Jeff Sessions Has Ordered A Review Of Obama-Era Police Reforms
These include consent decrees, which were created to better equip police officers. Find out more here.
Attorney General Jeff Sessions recently released a two-page memo, in which he ordered a review of Obama-era police reforms, including "consent decrees," or formal reform agreements, overseen by federal courts, which help combat "systemic deficiencies" in officer training and resources that often lead to higher rates of patterns of racial discrimination and excessive force.
Sessions, who has been skeptical of these reforms from before the time of his confirmation hearings, said at the time of those hearings:
I think there is concern that good police officers and good departments can be sued by the Department of Justice when you just have individuals within a department that have done wrong.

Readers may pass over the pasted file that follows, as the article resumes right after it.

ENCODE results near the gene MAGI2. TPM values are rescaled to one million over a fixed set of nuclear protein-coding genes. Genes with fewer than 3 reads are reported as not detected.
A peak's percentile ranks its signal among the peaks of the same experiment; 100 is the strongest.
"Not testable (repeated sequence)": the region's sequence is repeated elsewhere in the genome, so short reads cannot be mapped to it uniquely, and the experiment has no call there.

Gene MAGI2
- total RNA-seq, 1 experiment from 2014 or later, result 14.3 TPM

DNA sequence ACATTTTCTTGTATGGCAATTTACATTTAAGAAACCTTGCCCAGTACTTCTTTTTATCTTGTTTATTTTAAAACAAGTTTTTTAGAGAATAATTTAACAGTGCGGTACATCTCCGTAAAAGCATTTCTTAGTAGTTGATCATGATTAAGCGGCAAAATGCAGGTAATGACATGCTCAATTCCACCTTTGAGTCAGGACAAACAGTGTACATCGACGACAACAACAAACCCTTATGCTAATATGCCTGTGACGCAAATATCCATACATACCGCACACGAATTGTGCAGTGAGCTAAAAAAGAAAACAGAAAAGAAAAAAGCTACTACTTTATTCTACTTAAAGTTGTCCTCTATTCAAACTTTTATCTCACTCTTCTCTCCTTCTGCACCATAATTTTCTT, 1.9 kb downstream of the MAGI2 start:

Sessions continued, speaking further on the wrongdoings of individuals rather than the systematic shortcomings consent decrees are designed to address.
These lawsuits undermine the respect for police officers and create an impression that the entire department is not doing their work consistent with fidelity to law and fairness, and we need to be careful before we do that.
In addition to requesting the review of consent decrees, however, the Department of Justice under Sessions has also requested that Baltimore, whose consent decree was originally reached in January, to postpone its hearing until June.
The Department must ensure that such contemplated consent decrees advance the safety and protection of the public, promote officer safety and morale, protect and respect the civil rights of all members of the public.
But now, what we want to know is...